Ivan Morley


June 18, 2021 - July 31, 2021

Sascha Braunig, Jules Gimbrone, Brook Hsu, Anicka Yi


May 1, 2021 - June 12, 2021
Bortolami Gallery is pleased to announce Transmutations, a group show focused on works which serve as conduits for material transformation and multivalent possibility. The show is titled after a series by Jules Gimbrone, Traps and Transmutations, in which sound interacts with substances such as melting ice and bubbling water serve as analog to the transmutable body and trans experience. In the audio, Gimbrone’s own (highly modulated) voice repeats the words “convex” and “concave,” a reference to the peaks and valleys of soundwaves and an intimation of bodily physique. Piero Golia presents a living artwork: a sleek marble pedestal displaying a wood ikebana whose surface is covered in mushrooms. The orange-red fungi will continue to grow throughout the course of the exhibition, altering and evolving its form. In this sense Golia functions as a choreographer of kinetic experience, providing an initial set of materials and conditions and allowing time itself to sculpt the artwork. Brook Hsu’s painting Sada depicts Sada Abe, a character in the 1976 film In the Realm of the Senses, a meditation on love known for its explicit, erotic content. The film is based on a real geisha and sex worker who strangulated her lover to death and carried his severed genitals with her in the days following his murder. Sada’s likeness is outlined in pearly, opalescent blues over a dense and otherworldly field of green shellac inks. Anicka Yi’s illuminated sculptures question the increasingly hazy taxonomical distinctions between what is human, animal, plant and machine. Undulipodia, a prismatic column constructed in hard maple and silicone, evokes the structure and translucence of a Japanese shoji screen. Within a cubic recess hang suspended beakers filled with green resin, their contents resembling algae. And Inhaling A Million Stars, a large wall sculpture, features a UV print of a bacterial culture beneath a maze-like architectural pattern in clear acrylic, its unique aesthetic suggestive of mycelial hyphae as much as an electrical grid. Sascha Braunig’s painting, Clutches 3, features a composition cinched by the grasp of a clutching, anthropomorphized wire figure, its hoop-like “body” resembling a corset. It captures a dynamic moment in which two dissonant elements merge into a singular form. It is a material translation of an immaterial concept – the power dynamics of societal constructs and the pressure of individuals to conform to larger, hegemonic systems. Image caption: "Transmutations," installation view, The Upstairs, Bortolami, New York, 2021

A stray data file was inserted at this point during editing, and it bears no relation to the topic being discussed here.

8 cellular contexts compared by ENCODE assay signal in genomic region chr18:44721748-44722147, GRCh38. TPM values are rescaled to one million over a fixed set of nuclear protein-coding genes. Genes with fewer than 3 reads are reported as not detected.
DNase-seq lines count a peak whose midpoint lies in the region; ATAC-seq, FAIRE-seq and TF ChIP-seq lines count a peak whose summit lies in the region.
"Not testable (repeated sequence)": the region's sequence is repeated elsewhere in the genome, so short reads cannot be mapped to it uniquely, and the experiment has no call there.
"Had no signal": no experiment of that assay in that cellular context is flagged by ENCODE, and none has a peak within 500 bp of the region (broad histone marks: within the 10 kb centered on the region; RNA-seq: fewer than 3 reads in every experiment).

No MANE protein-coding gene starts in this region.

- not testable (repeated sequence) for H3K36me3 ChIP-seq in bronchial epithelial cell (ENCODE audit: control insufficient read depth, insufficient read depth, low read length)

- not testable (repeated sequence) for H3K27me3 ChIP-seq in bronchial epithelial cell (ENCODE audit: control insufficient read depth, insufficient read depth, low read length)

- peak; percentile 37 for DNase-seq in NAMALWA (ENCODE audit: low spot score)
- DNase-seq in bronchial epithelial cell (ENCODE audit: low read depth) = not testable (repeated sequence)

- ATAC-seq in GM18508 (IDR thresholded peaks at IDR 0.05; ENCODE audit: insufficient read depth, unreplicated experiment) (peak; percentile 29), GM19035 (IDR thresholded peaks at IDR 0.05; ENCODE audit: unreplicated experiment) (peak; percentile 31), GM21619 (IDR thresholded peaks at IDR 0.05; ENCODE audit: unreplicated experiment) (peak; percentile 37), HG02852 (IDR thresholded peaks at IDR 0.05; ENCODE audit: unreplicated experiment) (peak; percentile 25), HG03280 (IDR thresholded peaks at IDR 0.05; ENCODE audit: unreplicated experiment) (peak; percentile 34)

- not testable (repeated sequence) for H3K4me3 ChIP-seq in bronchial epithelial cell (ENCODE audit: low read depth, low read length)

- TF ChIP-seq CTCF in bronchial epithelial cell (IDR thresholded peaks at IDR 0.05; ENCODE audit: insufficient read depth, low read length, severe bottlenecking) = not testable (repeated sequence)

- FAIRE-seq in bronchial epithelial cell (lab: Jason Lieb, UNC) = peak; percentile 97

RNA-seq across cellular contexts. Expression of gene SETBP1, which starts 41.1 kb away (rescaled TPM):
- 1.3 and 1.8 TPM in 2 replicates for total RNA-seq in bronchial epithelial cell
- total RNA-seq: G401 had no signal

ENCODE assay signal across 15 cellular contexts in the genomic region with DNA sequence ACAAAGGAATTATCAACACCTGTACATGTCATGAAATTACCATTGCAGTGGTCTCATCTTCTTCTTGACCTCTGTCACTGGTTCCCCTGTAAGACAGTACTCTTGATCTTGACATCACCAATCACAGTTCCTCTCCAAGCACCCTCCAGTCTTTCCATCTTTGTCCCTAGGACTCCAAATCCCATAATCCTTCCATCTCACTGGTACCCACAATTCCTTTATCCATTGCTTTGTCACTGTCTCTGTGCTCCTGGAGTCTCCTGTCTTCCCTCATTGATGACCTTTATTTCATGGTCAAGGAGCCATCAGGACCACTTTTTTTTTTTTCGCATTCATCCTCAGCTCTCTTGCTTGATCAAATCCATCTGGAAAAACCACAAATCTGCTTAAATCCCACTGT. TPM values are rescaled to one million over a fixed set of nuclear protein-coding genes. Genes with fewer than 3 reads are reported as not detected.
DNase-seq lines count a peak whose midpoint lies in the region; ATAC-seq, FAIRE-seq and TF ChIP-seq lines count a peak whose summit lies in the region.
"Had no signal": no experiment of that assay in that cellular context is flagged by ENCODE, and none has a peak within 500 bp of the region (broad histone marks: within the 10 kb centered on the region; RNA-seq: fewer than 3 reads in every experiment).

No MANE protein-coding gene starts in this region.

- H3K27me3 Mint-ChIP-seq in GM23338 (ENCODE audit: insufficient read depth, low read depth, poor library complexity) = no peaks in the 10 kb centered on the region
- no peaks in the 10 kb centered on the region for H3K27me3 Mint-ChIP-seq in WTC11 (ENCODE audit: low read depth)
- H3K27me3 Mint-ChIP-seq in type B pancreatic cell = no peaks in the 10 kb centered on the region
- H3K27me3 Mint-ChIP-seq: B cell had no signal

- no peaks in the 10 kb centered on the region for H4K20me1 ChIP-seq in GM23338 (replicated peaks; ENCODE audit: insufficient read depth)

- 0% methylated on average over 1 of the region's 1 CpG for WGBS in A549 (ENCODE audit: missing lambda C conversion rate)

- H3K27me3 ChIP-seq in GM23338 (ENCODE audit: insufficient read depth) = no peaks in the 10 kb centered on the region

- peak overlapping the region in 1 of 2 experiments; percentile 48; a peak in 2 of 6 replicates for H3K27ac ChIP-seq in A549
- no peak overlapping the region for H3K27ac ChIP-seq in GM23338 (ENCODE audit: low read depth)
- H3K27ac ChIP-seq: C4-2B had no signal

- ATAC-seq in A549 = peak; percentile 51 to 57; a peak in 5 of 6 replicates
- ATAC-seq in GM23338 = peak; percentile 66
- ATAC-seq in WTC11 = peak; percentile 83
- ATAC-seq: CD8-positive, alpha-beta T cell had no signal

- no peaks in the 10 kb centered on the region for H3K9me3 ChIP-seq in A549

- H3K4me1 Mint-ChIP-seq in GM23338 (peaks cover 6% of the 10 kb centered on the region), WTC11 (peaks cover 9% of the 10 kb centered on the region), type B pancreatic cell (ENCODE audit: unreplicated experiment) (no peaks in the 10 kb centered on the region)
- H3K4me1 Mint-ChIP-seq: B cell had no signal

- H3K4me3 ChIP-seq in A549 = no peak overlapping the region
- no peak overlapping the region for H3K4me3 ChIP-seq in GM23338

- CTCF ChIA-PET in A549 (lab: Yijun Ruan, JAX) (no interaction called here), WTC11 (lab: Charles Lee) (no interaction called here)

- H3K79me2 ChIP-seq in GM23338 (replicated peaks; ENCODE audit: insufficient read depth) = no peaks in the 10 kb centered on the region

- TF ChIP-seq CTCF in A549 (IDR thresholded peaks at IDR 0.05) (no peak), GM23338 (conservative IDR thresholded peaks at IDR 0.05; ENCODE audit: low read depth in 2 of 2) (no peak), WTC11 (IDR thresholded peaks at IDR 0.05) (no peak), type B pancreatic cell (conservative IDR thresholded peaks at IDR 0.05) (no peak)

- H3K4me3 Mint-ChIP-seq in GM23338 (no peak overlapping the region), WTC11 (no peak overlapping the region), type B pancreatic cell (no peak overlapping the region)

Deborah Remington

Deborah Remington: Five Decades

May 1, 2021 - June 12, 2021